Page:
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Open Access Research

Current state of orthodontic patients under Bisphosphonate therapy

Elena Krieger1*, Collin Jacobs1, Christian Walter2 and Heinrich Wehrbein1

Author Affiliations

1 Department of Orthodontics, Medical Centre of the Johannes-Gutenberg-University Mainz, Augustusplatz 2, 55131, Mainz, Germany

2 Department of Cranio-Maxillo-Facial Surgery, Medical Centre of the Johannes Gutenberg-University Mainz, Augustusplatz 2, 55131, Mainz, Germany

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Head & Face Medicine 2013, 9:10  doi:10.1186/1746-160X-9-10

Published: 4 April 2013

Abstract

Background

Bisphosphonates are a common medication for the prevention and therapy of osteoporosis, but are also applied for tumor diseases. They affect bone metabolism, and therefore also orthodontic treatments, but how it does has yet not been definitively clarified. Therefore, the aim of this research was to evaluate and demonstrate the reported effects and the current state of scientific research regarding orthodontic treatment and bisphosphonate medication exclusively in humans.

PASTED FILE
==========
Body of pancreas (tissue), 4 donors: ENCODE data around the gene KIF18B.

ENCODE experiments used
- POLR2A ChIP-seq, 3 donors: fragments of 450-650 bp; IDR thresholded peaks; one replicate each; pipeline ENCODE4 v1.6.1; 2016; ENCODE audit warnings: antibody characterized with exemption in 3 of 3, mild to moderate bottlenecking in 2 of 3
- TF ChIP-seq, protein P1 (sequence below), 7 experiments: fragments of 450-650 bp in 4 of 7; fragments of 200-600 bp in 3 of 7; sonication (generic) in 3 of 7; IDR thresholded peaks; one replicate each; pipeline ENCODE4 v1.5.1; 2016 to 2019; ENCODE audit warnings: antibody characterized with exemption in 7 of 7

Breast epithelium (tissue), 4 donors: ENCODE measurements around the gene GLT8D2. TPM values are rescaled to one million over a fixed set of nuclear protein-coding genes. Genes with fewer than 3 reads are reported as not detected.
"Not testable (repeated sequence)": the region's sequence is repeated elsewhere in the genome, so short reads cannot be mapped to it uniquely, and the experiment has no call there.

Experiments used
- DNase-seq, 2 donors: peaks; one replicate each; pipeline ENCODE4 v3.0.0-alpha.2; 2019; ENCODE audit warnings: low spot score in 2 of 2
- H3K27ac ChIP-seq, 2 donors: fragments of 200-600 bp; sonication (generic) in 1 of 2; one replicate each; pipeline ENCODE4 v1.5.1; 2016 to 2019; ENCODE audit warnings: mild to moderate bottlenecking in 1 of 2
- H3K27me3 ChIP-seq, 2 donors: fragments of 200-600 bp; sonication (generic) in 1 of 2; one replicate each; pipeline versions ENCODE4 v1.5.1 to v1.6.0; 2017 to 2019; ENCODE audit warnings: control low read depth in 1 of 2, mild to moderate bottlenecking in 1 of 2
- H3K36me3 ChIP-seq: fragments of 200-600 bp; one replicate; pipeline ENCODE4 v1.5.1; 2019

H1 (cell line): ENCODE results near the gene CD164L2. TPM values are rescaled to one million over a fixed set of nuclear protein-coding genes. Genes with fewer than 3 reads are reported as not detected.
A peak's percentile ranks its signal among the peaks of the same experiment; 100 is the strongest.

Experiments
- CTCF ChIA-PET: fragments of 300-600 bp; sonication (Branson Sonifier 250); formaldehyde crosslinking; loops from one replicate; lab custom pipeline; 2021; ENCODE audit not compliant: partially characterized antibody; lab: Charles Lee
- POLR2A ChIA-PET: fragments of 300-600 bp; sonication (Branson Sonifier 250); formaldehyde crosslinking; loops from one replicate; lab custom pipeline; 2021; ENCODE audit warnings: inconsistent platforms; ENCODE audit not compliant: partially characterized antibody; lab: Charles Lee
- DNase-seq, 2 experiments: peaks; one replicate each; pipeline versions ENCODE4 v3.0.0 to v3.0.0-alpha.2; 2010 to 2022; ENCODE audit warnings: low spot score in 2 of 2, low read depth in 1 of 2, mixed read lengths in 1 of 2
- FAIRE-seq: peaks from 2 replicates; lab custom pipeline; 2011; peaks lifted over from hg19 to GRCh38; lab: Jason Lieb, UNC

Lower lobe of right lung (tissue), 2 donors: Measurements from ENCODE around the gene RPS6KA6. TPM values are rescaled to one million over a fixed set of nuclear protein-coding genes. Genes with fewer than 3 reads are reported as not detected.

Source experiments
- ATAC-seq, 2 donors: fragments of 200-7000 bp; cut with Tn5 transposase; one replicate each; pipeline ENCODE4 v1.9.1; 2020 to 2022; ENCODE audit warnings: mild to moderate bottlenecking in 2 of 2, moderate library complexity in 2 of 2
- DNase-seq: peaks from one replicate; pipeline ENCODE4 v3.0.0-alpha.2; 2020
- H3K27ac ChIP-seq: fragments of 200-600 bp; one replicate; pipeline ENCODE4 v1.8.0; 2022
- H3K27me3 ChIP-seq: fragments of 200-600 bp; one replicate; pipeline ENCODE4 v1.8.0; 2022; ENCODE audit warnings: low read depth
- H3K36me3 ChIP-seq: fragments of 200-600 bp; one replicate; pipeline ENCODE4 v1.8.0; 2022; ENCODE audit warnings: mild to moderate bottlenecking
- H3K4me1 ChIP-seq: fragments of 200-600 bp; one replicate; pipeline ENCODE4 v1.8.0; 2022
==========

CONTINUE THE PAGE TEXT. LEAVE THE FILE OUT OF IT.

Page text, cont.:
Material and methods

A systematic research of the literature for selected keywords in the Medline database (Pubmed) as well as a manual search was conducted. The following search terms were used: ‘Bisphosphonate’ in combination with: orthodontic, orthodontic treatment, tooth movement.

Findings

To date, only nine reported patients (case reports/series) and one original article (retrospective cohort study) regarding orthodontic treatment under bisphosphonate medication in humans have been published. Decelerated tooth movement with increased side effects (especially in high-risk patients) and longer treatment duration was reported in some articles. Patients with initial spacing or extraction cases had a higher risk of incomplete space closure and poor root parallelism.

Conclusions

Orthodontic tooth movement under bisphosphonate medication is possible, especially in low-risk patients (low dose and short period of intake). But the treatment is still not predictable, especially in high-risk patients. Therefore, the altered bone metabolism and higher extent of side effects should be considered in treatment planning, especially in extraction cases or high-risk patients. Regardless, longer treatment duration, decelerated tooth movement, and more side effects, e.g., incomplete space closure and poor root parallelism, should be expected, especially in extraction cases or space closure.

Keywords:
Medication; Side effects; Bone metabolism; Orthodontic treatment; Tooth movement